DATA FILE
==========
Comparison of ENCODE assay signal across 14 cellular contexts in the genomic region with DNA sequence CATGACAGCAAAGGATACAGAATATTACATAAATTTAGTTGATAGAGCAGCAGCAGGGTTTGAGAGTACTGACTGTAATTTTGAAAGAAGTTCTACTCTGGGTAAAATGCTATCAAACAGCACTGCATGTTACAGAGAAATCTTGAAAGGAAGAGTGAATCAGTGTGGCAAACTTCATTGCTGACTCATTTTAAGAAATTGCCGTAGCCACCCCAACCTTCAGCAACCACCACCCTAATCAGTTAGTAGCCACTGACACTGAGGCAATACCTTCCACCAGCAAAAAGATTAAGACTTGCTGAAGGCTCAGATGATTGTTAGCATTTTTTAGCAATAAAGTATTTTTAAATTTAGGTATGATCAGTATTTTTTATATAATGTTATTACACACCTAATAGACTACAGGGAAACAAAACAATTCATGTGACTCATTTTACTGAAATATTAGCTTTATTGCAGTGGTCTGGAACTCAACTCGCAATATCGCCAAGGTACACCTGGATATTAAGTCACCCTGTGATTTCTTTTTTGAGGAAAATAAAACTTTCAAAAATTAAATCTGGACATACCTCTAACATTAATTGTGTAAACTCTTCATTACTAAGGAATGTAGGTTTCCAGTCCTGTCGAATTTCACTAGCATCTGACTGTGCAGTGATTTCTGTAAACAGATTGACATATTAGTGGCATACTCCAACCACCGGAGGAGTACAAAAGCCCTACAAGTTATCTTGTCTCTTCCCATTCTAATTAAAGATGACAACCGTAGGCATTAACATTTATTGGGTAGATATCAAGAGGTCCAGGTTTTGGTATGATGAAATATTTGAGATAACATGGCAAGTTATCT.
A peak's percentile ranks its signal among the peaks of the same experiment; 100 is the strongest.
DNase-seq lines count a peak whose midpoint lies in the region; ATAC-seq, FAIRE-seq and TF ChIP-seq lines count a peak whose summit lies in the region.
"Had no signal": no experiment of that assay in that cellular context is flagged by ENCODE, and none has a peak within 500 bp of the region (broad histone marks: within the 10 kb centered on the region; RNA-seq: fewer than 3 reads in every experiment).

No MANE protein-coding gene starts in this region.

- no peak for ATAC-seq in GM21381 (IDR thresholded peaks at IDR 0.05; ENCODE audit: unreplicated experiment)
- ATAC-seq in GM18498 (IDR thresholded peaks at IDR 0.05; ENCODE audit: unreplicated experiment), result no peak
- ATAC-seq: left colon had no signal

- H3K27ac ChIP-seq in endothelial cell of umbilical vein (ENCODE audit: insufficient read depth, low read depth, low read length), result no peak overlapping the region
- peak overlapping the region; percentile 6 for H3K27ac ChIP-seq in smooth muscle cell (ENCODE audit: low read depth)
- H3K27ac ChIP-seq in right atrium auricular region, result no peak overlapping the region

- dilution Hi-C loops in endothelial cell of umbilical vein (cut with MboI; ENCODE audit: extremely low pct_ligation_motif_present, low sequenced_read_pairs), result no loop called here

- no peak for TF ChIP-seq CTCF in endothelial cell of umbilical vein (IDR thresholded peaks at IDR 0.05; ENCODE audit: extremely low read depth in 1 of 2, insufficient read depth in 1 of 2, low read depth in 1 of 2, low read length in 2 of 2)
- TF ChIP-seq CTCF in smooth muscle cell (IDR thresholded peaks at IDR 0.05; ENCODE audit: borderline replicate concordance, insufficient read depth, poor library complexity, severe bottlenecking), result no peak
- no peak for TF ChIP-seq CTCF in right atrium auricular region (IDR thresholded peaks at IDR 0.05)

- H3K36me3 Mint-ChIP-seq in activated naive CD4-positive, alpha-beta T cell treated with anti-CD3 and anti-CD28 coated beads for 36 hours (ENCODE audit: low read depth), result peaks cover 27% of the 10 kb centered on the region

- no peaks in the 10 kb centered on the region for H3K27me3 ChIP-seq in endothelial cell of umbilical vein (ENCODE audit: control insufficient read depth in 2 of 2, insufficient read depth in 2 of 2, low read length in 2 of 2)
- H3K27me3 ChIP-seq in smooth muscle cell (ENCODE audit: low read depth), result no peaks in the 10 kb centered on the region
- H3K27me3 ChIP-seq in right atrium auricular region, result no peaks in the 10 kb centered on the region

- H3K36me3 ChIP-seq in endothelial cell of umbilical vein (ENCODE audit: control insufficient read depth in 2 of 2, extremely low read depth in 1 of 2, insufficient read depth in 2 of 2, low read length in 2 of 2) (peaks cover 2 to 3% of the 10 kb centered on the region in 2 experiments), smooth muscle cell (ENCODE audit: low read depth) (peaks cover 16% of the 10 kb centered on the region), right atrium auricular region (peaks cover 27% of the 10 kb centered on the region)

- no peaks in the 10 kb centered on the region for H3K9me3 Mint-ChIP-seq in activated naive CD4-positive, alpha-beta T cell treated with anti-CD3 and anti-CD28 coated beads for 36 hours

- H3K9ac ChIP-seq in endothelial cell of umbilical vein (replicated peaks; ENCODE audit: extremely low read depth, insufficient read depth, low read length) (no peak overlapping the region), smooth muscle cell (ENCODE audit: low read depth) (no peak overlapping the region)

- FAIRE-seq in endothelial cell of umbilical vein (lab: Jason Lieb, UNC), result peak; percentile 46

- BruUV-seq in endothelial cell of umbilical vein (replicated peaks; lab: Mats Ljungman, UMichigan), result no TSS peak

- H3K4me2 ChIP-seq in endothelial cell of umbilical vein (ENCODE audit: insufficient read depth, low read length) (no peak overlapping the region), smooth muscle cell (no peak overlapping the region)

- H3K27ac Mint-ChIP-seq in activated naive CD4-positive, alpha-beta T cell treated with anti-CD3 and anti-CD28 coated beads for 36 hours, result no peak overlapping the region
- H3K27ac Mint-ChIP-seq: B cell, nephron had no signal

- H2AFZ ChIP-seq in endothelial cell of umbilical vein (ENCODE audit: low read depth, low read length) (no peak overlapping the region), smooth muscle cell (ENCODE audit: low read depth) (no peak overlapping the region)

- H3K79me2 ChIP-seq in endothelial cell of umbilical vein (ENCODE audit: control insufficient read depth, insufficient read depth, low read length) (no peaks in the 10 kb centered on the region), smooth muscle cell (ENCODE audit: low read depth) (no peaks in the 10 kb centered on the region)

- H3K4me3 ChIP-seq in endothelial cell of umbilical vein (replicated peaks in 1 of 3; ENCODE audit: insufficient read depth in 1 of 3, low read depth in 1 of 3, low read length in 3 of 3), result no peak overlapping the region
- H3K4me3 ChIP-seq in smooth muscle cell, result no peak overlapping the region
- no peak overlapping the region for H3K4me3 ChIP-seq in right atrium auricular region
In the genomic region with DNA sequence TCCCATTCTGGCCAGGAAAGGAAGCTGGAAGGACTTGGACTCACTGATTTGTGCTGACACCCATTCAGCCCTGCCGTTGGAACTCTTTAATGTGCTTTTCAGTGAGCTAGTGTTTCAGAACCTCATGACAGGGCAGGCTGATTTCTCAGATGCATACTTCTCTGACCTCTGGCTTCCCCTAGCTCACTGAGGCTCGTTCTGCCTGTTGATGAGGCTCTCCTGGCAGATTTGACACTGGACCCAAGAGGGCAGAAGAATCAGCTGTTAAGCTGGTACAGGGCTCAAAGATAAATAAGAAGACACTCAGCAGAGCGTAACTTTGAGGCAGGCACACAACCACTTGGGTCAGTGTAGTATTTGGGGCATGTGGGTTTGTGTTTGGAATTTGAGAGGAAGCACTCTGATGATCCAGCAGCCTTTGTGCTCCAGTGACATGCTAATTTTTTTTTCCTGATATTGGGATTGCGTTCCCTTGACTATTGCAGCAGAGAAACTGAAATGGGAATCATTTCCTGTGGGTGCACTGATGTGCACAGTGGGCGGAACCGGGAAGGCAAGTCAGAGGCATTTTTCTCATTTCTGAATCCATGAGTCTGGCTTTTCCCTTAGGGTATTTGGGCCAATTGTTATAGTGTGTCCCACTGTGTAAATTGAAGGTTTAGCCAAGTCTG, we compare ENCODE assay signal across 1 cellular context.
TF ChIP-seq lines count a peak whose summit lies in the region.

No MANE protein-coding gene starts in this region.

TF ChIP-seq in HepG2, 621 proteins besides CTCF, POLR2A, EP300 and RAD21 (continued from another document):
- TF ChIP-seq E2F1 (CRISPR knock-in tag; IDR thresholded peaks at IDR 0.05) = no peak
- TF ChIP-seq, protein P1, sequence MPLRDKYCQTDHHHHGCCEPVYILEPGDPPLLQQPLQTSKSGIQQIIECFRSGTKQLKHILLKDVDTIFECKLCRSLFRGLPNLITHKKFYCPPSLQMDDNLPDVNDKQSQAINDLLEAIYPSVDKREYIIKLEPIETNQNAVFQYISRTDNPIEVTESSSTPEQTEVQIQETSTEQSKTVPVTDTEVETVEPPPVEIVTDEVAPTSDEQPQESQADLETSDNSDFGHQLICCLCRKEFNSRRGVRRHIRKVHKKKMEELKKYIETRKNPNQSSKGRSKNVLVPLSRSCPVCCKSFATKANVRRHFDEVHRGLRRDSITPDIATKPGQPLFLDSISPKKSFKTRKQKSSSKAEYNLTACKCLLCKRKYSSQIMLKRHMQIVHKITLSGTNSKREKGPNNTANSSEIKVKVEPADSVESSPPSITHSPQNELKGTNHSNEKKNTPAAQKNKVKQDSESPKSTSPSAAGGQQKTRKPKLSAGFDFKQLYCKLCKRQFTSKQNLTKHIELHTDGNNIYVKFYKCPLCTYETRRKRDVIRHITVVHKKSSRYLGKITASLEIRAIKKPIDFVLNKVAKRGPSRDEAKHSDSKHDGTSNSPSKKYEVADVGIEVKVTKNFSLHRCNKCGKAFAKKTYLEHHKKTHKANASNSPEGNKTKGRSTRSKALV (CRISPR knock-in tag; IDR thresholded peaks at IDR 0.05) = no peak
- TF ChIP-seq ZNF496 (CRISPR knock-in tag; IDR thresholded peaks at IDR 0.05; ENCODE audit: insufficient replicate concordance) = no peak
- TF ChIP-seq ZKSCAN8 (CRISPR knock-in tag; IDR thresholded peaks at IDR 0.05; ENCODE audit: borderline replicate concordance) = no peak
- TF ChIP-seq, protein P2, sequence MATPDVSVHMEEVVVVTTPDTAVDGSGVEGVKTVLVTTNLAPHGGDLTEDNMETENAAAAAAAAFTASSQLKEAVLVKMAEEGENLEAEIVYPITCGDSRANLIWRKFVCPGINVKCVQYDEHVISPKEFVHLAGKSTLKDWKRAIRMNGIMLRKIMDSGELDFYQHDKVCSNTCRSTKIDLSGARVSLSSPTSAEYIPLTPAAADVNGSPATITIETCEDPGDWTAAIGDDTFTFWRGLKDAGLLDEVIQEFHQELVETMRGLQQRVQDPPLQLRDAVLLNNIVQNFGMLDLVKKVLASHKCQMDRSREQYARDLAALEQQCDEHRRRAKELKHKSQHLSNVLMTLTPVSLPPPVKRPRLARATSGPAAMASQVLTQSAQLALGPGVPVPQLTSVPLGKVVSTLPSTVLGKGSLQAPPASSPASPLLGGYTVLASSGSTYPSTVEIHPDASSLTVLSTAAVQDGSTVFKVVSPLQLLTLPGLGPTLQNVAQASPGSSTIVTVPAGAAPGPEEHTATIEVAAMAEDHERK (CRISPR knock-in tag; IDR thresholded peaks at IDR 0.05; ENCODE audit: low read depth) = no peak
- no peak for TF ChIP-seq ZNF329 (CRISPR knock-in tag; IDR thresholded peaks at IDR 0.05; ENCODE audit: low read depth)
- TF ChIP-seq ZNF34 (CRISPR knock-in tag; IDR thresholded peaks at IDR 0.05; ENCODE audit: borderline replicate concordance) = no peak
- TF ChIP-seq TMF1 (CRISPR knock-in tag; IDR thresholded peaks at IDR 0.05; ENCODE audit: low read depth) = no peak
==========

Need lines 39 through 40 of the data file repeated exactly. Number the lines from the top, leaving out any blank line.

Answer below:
- TF ChIP-seq ZNF496 (CRISPR knock-in tag; IDR thresholded peaks at IDR 0.05; ENCODE audit: insufficient replicate concordance) = no peak
- TF ChIP-seq ZKSCAN8 (CRISPR knock-in tag; IDR thresholded peaks at IDR 0.05; ENCODE audit: borderline replicate concordance) = no peak